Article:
Tips to Control Allergy Driven Wheezing this Season
Seasonal changes can be very exciting for most people. Each season brings with it a new set of colours and nature takes a new turn. However, for people with seasonal allergies, a seasonal change also comes with a set of allergies. From skin rashes to wheezing to breathing difficulties, the list of symptoms can be quite long. Asthma is the most common problem, and the attacks can be quite bothersome with wheezing attacks and breathing troubles.
With advancements in the field of medicine, there is a lot of relief for asthma patients. A little understanding on how asthma attacks happen will help in understanding how to control it. Asthma is an allergic reaction caused by narrowing of the airway with thick mucus, which makes breathing difficult. During an attack, the person can have a dry cough, face shortness of breath and wheezing.
Asthma is often triggered or worsened by some factors, and being aware of these can help prevent or manage an attack:
- Common allergens like pollen, mites, ticks, furs of animals, bird feathers, specific foods (peanuts, milk products, eggs, etc.) and mold spores appear during change of season.
- Environmental chemicals like cigarette smoke, car fumes, dust, etc., can also trigger an attack.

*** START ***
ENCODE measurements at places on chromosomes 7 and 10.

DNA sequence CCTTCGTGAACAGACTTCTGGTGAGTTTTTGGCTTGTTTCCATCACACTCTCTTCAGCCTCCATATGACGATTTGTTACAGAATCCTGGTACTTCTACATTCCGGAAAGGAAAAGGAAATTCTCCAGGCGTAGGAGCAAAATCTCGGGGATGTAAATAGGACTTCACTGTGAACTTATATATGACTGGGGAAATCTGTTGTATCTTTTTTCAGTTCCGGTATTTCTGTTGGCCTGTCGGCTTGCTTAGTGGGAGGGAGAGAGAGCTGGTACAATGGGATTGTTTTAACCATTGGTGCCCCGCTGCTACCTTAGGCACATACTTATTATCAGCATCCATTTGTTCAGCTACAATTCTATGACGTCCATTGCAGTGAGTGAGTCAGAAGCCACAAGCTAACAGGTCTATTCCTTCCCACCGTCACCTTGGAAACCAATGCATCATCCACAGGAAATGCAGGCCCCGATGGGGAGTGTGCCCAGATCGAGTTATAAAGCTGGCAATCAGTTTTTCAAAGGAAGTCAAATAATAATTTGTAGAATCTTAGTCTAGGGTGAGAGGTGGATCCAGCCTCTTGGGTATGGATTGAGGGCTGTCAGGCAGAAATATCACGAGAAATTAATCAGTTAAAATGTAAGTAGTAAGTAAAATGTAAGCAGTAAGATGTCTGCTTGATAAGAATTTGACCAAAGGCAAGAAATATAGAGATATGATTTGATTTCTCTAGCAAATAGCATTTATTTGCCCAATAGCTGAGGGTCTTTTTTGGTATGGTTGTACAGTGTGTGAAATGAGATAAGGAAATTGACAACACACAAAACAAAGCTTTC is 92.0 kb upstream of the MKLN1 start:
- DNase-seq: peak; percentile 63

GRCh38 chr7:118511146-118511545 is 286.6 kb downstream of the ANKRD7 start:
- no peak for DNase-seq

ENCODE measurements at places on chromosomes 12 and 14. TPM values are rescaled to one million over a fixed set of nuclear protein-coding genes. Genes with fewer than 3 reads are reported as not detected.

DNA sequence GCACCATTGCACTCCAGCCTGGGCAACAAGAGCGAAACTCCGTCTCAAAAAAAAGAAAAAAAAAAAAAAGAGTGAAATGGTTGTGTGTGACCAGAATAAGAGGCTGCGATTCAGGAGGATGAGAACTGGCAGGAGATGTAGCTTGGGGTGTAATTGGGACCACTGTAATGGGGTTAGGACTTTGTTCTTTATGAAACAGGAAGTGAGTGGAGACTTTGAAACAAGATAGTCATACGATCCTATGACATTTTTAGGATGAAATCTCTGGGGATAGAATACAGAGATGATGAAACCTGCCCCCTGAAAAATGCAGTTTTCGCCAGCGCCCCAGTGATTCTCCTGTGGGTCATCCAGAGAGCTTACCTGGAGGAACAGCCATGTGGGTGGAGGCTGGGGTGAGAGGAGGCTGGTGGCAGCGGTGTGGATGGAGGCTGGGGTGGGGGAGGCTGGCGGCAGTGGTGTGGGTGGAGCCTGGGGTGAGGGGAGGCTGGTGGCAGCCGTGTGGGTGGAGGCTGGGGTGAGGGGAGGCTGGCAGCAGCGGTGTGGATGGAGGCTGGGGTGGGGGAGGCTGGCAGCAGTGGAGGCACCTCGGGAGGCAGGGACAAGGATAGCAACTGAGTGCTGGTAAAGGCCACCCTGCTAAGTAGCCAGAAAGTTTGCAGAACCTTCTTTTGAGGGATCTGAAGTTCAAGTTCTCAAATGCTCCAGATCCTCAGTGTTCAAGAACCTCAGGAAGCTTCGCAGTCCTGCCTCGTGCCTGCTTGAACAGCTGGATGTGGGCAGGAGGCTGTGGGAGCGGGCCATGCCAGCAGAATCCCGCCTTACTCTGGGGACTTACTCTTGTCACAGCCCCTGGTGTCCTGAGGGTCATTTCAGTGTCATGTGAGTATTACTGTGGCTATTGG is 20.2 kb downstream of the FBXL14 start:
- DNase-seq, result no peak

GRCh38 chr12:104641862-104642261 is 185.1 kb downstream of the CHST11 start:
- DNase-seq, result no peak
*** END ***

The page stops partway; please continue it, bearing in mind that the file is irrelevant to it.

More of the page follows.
- Attacks of cold or flu can lead to an asthma attack.
- Workout during cold weather can be problematic, but exercise can also help control asthma attacks. Lung function improves sufficiently, but an exercise regime should be drawn up for the patient based on his condition.
- Stressful emotions like anger and anxiety can also lead to an attack or make it worse.
- Some medications like aspirin, beta blockers, glaucoma drops can aggravate attacks of asthma.
Once you know the triggers, here are some common measures that can help prevent and relieve the wheezing.
- The preventers reduce the inflammation in the airway tube and the swelling. While they do not provide immediate relief during an attack, using these in the long term helps avoid attacks. These are low-dose inhaled corticosteroids such as beclomethasone, fluticasone, and budesonide. Doctors would advise their usage even when there are no symptoms, as asthma attacks can be triggered when they are not taking these medications for a while. Newer drugs include leukotriene antagonists like montelukast and zafirlukast. Relievers are used for symptom relief and include Salbutamol (short acting) and Salmeterol/Formoterol (long acting). Peak flow meter may be useful in acute attacks, wherein the peak flow rates can be reduced.
A good strategy is to use preventers regularly and rely on relievers during an attack. The first one helps build resistance and so reduces the incidence of attacks. Reach out to a doctor if a severe attack ensues (lasts more than 3 hours).